Tuesday, May 8, 2018

Finding hope for the non-playoff teams

Depending on which team you root for, this can be a great time to be an NHL fan. Obviously if your team is still alive, you’re on the edge of your seat, wondering if they can keep their run going and win the Stanley Cup. But even if your team was eliminated in one of the first few rounds, you’ve probably built up enough hatred for whoever knocked them out that you’ve still got something to cheer for — or at least against.

But what about the teams that didn’t make the playoffs at all? These days, that’s almost half the league. And it can be a tough time of year for those fans. It’s already been a month since you last saw your team play, but any off-season fireworks are still weeks away. The lottery has come and gone and you know where your team’s first-round pick will be, but there’s still nearly two months before they get to actually use it. And on top of all that, you have to sit around watching the contenders remind you of how much better they are than your team.

So today, let’s help out those fans by offering up a dose of encouragement. We’ll go through all 15 of this year’s non-playoff teams and pick out one or more problems they’re struggling with. Then we’ll see if we can find a team that was recently facing the same issue, or at least something close, and still made the 2018 playoffs.

If these teams could do it, maybe yours can to. Know hope, fans of non-playoff also-rans. Or at least, a lack of crippling despair.

Calgary Flames

The issue: They just hired a new head coach. But while Bill Peters has NHL experience, his track record isn’t exactly stellar.

But just look at: The Bruins. It’s true that Peters may seem like an odd choice to replace Glen Gulutzan; guys who’ve missed the playoffs for four straight years and have managed to post a sub-.500 record in the loser point era aren’t usually the candidates you rush to snap up as soon as they hit the market.

But records and resumes aren’t everything, as Bruce Cassidy has shown in Boston. Before he was handed the Bruins’ job, Cassidy’s only head-coaching experience had been a stint in Washington in which he hadn’t even made it through two seasons. That was followed by one year as an assistant in Chicago, which also went poorly. But he’s back in the NHL, and so far he’s done a fantastic job. Sometimes the right guy is the right guy, no matter what the numbers say.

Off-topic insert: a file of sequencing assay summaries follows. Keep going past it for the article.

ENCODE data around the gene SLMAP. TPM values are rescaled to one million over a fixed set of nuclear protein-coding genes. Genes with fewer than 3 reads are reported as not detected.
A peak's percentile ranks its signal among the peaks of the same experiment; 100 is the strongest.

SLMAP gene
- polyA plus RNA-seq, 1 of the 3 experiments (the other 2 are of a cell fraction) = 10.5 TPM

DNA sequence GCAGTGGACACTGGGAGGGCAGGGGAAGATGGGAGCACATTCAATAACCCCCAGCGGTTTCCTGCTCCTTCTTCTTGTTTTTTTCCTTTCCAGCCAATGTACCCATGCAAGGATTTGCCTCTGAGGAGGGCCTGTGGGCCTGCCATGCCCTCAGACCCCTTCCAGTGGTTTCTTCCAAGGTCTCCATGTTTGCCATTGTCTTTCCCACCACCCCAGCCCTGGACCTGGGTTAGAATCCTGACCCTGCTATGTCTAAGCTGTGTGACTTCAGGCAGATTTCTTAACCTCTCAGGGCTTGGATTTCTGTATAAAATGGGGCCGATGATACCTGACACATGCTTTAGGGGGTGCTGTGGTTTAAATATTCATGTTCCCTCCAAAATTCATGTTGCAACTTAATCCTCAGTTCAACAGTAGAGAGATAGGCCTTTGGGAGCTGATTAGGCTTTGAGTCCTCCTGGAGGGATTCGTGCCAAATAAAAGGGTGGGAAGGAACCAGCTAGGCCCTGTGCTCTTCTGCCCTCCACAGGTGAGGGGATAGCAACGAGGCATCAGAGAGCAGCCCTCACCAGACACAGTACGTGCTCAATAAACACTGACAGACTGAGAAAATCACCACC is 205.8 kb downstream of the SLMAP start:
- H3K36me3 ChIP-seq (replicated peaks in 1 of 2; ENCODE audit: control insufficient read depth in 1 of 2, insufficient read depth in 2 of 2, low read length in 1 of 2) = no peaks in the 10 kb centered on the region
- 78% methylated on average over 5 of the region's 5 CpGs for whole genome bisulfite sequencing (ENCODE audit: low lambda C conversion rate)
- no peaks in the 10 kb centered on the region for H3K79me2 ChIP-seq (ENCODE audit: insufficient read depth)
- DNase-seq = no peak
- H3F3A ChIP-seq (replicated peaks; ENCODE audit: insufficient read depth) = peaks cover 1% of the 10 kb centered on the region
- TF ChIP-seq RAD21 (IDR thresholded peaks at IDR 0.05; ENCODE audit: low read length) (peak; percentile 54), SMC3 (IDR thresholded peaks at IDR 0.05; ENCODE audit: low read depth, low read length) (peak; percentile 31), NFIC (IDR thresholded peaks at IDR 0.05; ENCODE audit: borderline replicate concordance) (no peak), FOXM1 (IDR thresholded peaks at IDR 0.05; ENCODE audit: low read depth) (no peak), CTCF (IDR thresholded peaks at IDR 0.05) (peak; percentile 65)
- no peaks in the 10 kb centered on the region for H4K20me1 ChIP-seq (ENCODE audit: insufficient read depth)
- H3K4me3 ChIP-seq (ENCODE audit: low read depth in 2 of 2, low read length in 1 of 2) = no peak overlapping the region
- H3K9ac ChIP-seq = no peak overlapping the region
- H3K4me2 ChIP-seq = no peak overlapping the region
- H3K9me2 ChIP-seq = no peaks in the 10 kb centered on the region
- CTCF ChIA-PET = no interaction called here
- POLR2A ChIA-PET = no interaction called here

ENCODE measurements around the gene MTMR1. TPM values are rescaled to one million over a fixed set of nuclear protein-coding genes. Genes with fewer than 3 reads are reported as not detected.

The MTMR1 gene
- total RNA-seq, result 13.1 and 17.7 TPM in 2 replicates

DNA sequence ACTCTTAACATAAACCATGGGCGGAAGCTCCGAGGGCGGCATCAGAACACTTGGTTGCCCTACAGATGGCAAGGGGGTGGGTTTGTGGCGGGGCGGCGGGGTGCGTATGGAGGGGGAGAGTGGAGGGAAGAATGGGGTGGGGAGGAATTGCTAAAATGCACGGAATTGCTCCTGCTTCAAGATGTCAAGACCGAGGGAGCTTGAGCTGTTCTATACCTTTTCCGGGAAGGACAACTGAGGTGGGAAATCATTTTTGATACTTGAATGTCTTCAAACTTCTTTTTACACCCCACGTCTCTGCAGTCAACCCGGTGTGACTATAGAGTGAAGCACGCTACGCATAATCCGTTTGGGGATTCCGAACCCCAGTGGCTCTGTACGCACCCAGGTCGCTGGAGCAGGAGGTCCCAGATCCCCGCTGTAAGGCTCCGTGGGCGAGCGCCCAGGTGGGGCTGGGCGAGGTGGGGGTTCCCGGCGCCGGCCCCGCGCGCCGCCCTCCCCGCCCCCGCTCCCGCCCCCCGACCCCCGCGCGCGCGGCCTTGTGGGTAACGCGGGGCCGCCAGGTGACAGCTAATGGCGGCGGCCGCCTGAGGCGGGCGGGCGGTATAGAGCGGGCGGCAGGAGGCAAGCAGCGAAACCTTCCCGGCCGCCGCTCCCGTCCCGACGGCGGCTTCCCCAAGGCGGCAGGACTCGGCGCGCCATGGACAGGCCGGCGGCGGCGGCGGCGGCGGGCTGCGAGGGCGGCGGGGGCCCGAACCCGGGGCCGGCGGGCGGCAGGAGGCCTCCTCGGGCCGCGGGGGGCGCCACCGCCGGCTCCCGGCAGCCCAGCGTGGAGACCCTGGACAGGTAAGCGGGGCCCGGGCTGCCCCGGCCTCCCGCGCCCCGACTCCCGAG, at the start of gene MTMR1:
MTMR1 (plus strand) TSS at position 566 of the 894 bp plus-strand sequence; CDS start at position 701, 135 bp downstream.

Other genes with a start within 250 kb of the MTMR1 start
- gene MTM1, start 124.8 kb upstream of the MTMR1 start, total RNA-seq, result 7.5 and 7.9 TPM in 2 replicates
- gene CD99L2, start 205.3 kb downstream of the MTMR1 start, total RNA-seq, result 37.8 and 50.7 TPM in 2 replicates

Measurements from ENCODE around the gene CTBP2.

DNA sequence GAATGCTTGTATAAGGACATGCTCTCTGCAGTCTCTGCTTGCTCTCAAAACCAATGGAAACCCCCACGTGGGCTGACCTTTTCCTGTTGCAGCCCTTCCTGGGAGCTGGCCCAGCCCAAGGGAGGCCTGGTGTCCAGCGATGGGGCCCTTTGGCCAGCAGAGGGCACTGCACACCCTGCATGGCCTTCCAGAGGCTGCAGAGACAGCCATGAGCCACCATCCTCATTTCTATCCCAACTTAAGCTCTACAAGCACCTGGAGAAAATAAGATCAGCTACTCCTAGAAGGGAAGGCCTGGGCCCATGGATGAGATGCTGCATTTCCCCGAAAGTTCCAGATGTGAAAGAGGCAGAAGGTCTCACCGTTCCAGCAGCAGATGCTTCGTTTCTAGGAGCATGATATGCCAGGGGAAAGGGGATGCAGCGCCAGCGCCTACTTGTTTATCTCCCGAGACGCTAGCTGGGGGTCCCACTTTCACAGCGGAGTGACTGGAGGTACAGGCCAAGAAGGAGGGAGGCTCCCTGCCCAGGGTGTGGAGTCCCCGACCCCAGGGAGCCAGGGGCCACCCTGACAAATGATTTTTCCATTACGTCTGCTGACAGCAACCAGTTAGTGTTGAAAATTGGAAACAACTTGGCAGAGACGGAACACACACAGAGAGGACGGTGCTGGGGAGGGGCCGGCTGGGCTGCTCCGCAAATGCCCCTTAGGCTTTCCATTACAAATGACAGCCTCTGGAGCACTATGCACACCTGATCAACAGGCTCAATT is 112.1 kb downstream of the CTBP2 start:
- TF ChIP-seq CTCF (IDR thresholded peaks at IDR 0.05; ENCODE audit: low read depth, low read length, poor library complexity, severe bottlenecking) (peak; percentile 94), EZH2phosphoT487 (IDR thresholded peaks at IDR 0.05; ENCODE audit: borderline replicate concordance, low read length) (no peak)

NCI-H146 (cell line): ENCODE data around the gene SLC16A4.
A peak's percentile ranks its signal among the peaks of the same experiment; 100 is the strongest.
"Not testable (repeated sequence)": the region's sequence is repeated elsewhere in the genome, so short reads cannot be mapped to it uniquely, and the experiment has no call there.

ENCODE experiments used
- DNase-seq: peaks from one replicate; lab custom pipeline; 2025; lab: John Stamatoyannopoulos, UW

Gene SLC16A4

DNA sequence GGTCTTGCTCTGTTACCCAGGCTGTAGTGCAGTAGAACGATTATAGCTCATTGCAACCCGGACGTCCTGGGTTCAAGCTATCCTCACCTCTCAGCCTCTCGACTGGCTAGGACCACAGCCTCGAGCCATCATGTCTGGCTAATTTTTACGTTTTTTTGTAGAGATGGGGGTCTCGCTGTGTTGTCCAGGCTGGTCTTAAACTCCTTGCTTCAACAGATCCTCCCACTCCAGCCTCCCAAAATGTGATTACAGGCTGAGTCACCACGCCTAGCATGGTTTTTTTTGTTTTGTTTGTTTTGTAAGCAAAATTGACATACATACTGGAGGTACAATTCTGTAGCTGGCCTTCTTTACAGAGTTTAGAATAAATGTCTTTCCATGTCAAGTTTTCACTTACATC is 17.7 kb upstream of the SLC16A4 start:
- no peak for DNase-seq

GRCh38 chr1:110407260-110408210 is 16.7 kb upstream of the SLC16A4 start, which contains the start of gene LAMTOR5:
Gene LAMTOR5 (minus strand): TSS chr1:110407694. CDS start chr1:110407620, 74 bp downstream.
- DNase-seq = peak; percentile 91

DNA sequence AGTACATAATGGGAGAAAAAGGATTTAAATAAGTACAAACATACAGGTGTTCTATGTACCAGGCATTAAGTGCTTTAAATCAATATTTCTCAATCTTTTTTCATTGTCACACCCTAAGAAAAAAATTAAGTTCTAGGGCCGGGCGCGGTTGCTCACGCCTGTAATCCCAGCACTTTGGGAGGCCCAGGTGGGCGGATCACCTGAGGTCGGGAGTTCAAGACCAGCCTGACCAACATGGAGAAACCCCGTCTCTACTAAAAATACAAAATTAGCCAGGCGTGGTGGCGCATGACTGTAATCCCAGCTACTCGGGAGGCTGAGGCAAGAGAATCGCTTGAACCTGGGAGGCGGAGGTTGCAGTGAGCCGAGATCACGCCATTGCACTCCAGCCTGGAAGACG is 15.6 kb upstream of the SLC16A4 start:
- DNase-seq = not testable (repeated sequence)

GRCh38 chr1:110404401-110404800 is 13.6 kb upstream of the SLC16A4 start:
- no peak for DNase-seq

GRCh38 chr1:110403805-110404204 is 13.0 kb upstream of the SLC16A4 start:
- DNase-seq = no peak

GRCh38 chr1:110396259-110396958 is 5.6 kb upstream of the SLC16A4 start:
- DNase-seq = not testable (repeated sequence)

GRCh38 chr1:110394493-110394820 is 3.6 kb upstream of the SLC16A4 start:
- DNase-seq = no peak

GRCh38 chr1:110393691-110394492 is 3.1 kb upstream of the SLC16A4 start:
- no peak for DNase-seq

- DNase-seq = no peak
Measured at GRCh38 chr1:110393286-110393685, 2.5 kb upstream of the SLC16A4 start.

Buffalo Sabres

The issue: They’re terrible. They finished dead last in the entire league, and while they have some good young pieces and should improve, a return to the playoffs feels a million miles away right now.

But just look at: The Maple Leafs and the Devils, two teams that picked first overall and then went to the playoffs the very next year.

We’ll give the Sabres a two-for here, since their fans probably need all the optimism they can get. Winning the draft lottery certainly helped, and Rasmus Dahlin should be a star. That may not happen right away, of course, and the Sabres will be thinking long-term when it comes to their new blueliner. But as the Maple Leafs and Devils have proven over the last two years, the gap between dead last and a playoff spot isn’t as big as it looks in today’s NHL.

Carolina Hurricanes

The issue: They’re a good young team that seems to be everyone’s pick to break out before every season. Then the goaltending stinks, the young roster doesn’t live up to expectations, and they miss the playoffs yet again.

But just look at: The Jets. It’s hard to remember it now, but it wasn’t that long ago that it looked like the Jets might be doomed to hover around the playoff bubble without ever making the leap. The Jets and Hurricanes each finished the 2016–17 season with 87 points, and the previous year saw Carolina finish well ahead of Winnipeg in the standings. But the Jets stuck with the plan, and it paid off. Today, their rise to the top of the league feels like it was inevitable all along, but there were plenty of times when it felt like they’d never get there, just like it does for Carolina right now.

That doesn’t mean the Hurricanes ever get there – the Jets had Connor Hellebuyck and far more stability in the organization. But even in today’s NHL, it’s still possible to make big strides fairly quickly if a

Edmonton Oilers

The issue: Oh god, they really are going to find a way to blow the Connor McDavid era, aren’t they?

But just look at: The Penguins. We won’t belabour any comparisons here, since the Oilers obviously have a long way to go to get anywhere near Pittsburgh’s level. But McDavid is a generational franchise player, and history is clear: Teams that get those players win Stanley Cups. Sometimes it happens quickly, like it did for Sidney Crosby. Sometimes it takes longer than you’d think, as it did for Mario Lemieux. But assuming McDavid becomes a centre in the Crosby/Lemieux/Wayne Gretzky category – and there’s every indication that he will – then he’s going to bring a Cup to Edmonton. It’s basically a sure thing.

You know, unless they really screw it up. But they probably won’t.

>> Read the full post at Sportsnet

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